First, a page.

So now that we've put to rest worries about any risk to Hill Farms losing its historic designation or negative impacts on the "appropriateness" of changes to local historic districts from TOD, I wanted to touch briefly on the process the TOD ordinances are taking. There's been a fair amount of suggestion, including in Fanlund's opinion column, that TOD is using some kind of a different process that is less transparent than normal city legislation. That's really not true. Let's recap a bit, because many of the timelines for TOD I've seen are not correct.
Having only been on the Council since May of 2022, I can't tell you the full history of TOD, but the idea has been moving through discussions in the City for years. In June of 2022, at what may have been my first meeting with the Plan Commission (https://www.youtube.com/watch?v=qOVrltFtzgY ) , we had a long discussion-only session on TOD including some discussion and the opportunity to ask questions about historic districts in TOD. The point of that meeting was to give the planning staff early feedback and to ask the planning staff on where the Plan Commission wanted more information, and getting more information about historic districts was part of that request to the planning staff. In June, several members of the Plan Commission indicated that their preference was to include national historic districts in the TOD, though because it was a discussion only item there were no formal vote on the plan.
The TOD overlay district was back at the Plan Commission for more discussion at an August meeting of the Plan Commission ( https://www.youtube.com/watch?v=2TAQhE3LW1s ), this time with much more explicit discussion about including historic districts. Again, this wasn't a meeting where the Commission voted on any parts of TOD, it was purely a discussion for staff to present options and to get feedback from the commission, and for the commission and guest alders to ask questions. At that point the TOD legislative language was still being written. As part of the discussion, Plan commissioners expressed different opinions about whether or not historic districts should be included in TOD. Many of us (myself included) said that historic districts should be included, but again, we were not formally voting on it. My own request to staff in August was to include historic districts, but to write the legislative language such that the historic districts could be removed without requiring major rewrites, in case that was the way the Council wanted to go.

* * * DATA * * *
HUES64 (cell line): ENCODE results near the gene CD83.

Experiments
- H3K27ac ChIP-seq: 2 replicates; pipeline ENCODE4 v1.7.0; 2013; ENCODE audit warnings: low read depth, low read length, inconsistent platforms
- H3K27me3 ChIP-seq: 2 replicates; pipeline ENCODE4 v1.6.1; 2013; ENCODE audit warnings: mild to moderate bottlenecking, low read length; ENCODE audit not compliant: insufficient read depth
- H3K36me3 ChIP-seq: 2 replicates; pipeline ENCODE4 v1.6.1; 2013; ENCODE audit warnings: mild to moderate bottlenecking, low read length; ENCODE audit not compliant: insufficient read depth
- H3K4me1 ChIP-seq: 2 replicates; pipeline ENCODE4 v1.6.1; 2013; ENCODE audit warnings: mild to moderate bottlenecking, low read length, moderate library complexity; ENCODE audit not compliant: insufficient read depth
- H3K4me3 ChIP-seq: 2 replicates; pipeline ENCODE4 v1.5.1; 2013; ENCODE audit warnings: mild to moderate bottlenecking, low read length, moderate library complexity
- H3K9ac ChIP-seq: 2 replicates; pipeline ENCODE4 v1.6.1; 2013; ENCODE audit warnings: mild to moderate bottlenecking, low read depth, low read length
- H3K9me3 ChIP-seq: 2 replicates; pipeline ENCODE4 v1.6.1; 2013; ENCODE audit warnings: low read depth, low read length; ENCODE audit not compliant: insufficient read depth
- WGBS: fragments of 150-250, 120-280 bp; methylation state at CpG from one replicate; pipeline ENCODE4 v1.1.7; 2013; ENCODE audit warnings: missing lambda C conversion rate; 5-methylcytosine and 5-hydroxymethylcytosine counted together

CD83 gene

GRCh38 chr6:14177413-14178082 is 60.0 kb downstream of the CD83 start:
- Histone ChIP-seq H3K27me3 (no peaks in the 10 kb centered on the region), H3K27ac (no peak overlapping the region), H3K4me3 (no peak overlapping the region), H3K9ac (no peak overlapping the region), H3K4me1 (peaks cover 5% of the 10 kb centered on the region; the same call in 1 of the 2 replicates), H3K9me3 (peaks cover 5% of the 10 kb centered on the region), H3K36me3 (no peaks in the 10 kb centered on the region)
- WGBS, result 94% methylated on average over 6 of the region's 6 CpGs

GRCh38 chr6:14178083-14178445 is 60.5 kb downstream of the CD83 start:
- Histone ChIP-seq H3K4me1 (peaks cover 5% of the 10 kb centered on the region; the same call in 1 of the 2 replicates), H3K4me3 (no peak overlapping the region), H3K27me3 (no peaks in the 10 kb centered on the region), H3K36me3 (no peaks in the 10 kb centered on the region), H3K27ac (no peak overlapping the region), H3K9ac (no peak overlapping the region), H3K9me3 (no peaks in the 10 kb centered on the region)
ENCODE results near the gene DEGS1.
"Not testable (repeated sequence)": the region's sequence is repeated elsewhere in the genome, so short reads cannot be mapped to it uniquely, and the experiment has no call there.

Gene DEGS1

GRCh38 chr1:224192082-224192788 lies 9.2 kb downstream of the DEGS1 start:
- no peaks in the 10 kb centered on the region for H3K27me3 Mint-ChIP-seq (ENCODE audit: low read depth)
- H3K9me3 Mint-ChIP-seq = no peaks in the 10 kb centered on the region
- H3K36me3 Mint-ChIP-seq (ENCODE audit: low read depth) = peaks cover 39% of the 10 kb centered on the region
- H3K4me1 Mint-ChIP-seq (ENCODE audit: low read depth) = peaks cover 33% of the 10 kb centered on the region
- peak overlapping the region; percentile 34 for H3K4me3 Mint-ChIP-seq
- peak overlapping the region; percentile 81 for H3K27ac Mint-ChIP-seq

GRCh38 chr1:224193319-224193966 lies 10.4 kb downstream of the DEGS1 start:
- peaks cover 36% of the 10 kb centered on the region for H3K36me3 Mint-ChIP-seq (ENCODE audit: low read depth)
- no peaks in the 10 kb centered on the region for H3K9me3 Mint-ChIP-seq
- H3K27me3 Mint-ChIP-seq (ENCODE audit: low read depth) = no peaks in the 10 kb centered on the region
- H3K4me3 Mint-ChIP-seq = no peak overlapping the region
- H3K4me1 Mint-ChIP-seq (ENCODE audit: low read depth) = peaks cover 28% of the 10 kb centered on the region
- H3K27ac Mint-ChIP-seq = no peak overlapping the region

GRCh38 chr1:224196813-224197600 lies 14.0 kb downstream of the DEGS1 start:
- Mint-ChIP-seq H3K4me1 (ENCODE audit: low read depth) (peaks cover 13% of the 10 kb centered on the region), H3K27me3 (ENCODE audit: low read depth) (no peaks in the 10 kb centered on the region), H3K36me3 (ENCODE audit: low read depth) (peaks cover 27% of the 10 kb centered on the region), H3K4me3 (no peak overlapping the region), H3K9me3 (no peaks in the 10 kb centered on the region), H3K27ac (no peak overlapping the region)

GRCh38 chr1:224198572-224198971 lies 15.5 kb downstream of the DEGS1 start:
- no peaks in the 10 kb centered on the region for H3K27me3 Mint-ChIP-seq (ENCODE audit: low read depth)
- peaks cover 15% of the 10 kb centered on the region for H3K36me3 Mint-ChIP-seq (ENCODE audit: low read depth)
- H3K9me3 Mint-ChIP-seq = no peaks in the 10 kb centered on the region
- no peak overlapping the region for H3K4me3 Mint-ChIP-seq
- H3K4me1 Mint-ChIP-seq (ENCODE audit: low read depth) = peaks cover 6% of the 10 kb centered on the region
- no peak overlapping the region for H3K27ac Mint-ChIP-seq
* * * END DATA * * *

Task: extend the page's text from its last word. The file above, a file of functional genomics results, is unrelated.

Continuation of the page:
When legislative language was completed, it did not include historic districts in the TOD. Legislation in Madison typically is introduced with no debate at a council meeting and sent to committees for discussion and improvement. For TOD, the draft ordinance went to the Transportation Planning and Policy Board (TPPB) and the Plan Commission. I am the member of the Plan Commission who serves on the TPPB, so I saw this legislation twice. This was the first time for a formal vote on TOD by a committee, and both committees discussed the policy and voted to recommend a version of the ordinance that included historic districts. This passed unanimously at the Transportation Planning and Policy Board, and 6-1 at the Plan Commission. That version, as recommended by both the TPPB and Plan Commission, is what the sponsors of the ordinance are moving forward for final approval by the Council.
Wrapping up and moving forward
Moving forward towards Tuesday night, I expect that we'll hear testimony and continue to get email feedback from residents both for and against TOD, especially around the inclusion of historic districts. If your feedback is in opposition to the inclusion of historic districts, especially for Hill Farms, something that would be helpful for me and possibly other alders would be to better understand specifically how TOD will affect your neighborhood. Fanlund wrote that he was "...concerned about the single-family character of our neighborhood" but I and I suspect other alders are unclear how allowing duplexes will change the character of a neighborhood. Getting to the core of that problem is what I'll be looking for tomorrow.